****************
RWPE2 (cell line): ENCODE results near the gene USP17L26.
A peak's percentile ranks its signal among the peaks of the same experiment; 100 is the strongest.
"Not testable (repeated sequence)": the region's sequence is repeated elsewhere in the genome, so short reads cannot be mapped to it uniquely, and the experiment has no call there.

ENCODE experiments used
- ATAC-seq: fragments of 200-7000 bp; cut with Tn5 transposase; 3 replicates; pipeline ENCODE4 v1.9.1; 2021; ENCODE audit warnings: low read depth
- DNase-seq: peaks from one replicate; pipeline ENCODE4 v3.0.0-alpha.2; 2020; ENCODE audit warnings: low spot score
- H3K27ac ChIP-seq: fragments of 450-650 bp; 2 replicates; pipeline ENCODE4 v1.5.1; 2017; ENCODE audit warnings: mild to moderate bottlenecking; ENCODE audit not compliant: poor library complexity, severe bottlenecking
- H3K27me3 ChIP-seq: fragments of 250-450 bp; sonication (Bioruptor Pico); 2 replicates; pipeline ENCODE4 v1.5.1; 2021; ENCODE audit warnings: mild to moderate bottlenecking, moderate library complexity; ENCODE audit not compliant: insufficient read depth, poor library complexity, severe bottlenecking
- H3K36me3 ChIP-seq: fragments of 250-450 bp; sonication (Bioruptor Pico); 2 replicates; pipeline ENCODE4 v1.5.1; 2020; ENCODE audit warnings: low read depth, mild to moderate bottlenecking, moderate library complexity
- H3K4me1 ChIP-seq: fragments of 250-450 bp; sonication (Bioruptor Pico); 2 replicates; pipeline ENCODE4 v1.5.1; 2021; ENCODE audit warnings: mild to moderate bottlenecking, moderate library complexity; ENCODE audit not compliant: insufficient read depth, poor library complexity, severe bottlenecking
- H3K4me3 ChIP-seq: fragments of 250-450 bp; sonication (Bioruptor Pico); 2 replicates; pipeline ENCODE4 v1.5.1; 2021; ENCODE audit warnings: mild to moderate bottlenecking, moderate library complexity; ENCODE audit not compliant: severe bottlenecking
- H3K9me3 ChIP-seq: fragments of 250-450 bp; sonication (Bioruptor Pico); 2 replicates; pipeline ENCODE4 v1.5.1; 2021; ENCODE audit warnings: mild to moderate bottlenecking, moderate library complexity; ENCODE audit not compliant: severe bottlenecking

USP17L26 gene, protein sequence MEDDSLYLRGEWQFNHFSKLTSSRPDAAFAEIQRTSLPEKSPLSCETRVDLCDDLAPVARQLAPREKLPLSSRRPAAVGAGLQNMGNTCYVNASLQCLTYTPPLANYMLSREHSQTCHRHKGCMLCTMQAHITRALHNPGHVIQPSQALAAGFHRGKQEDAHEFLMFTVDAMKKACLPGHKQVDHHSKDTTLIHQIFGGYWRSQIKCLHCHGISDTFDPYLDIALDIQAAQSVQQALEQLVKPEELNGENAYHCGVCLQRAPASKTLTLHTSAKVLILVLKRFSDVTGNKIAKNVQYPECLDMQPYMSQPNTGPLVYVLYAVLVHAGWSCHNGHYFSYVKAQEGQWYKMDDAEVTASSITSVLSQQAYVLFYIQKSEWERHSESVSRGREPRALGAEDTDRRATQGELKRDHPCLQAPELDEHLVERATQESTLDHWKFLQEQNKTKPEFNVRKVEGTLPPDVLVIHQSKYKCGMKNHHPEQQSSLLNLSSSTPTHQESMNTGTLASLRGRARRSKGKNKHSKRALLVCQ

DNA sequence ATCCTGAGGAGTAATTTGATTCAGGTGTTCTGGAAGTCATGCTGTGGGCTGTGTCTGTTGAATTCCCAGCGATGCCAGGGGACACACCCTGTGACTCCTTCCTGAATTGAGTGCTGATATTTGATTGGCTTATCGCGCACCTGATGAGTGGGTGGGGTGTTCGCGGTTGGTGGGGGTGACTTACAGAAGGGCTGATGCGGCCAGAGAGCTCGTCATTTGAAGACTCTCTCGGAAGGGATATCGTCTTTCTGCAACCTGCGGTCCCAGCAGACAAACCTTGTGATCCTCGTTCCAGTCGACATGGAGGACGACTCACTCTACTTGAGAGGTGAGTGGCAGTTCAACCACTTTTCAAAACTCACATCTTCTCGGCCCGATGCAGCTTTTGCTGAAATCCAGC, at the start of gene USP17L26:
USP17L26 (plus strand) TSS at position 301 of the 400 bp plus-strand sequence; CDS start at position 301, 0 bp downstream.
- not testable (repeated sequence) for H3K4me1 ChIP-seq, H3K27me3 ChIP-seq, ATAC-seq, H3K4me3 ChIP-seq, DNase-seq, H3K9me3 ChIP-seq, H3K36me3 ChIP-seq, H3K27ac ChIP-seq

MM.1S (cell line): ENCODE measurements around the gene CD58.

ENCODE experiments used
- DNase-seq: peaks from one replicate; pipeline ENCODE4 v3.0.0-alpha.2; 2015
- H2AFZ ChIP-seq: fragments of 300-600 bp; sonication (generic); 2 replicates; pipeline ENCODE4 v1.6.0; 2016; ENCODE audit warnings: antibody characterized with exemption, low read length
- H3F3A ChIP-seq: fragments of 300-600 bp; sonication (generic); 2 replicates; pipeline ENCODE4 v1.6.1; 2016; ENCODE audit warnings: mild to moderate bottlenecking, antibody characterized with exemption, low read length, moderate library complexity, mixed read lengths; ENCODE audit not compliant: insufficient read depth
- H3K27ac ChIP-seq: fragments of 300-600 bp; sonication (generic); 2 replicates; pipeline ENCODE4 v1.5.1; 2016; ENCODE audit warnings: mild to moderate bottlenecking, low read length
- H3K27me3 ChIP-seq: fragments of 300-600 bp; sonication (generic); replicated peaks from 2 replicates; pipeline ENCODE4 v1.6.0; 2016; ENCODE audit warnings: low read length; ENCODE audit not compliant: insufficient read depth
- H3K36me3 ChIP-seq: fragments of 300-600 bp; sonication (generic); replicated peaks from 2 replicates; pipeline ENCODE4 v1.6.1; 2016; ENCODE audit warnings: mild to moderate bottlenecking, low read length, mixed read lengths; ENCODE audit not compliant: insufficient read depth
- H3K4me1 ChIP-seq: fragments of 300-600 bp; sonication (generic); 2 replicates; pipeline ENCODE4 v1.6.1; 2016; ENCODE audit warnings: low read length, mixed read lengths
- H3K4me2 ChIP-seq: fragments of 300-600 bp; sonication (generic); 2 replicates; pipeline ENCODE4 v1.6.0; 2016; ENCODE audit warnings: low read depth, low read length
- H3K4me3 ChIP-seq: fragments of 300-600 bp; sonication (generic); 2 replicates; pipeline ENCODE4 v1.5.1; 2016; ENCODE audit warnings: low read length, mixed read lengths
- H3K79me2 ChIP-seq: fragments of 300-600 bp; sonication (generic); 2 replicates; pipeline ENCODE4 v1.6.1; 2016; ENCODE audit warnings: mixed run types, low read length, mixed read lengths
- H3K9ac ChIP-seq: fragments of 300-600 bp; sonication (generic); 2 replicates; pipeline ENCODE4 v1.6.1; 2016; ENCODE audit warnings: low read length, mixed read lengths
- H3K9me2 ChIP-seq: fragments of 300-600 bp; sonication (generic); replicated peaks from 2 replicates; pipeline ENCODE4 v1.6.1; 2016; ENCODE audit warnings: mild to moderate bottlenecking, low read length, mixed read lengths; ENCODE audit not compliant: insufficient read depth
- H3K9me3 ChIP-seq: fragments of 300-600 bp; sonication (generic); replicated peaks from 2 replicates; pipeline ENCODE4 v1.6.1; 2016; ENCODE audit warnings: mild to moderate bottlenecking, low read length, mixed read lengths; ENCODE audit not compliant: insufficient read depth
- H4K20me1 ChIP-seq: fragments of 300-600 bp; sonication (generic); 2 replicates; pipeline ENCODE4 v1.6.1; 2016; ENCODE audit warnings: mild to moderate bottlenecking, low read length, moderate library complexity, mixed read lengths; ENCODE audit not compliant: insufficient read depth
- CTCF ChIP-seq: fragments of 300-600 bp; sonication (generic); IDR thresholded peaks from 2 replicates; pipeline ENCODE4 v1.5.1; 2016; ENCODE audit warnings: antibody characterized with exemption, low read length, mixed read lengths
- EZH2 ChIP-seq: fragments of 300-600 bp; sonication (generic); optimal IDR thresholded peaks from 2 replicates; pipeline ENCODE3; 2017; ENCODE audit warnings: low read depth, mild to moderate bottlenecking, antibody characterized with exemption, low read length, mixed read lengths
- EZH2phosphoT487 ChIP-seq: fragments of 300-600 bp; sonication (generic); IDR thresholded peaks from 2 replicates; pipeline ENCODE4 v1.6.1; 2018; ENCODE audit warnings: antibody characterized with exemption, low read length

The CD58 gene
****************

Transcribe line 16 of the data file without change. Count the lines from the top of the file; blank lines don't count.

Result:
- not testable (repeated sequence) for H3K4me1 ChIP-seq, H3K27me3 ChIP-seq, ATAC-seq, H3K4me3 ChIP-seq, DNase-seq, H3K9me3 ChIP-seq, H3K36me3 ChIP-seq, H3K27ac ChIP-seq